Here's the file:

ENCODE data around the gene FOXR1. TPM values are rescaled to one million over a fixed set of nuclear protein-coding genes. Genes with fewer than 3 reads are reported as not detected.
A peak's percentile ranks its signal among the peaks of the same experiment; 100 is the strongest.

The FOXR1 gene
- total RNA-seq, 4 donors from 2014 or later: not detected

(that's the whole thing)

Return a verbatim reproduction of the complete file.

ENCODE data around the gene FOXR1. TPM values are rescaled to one million over a fixed set of nuclear protein-coding genes. Genes with fewer than 3 reads are reported as not detected.
A peak's percentile ranks its signal among the peaks of the same experiment; 100 is the strongest.

The FOXR1 gene
- total RNA-seq, 4 donors from 2014 or later: not detected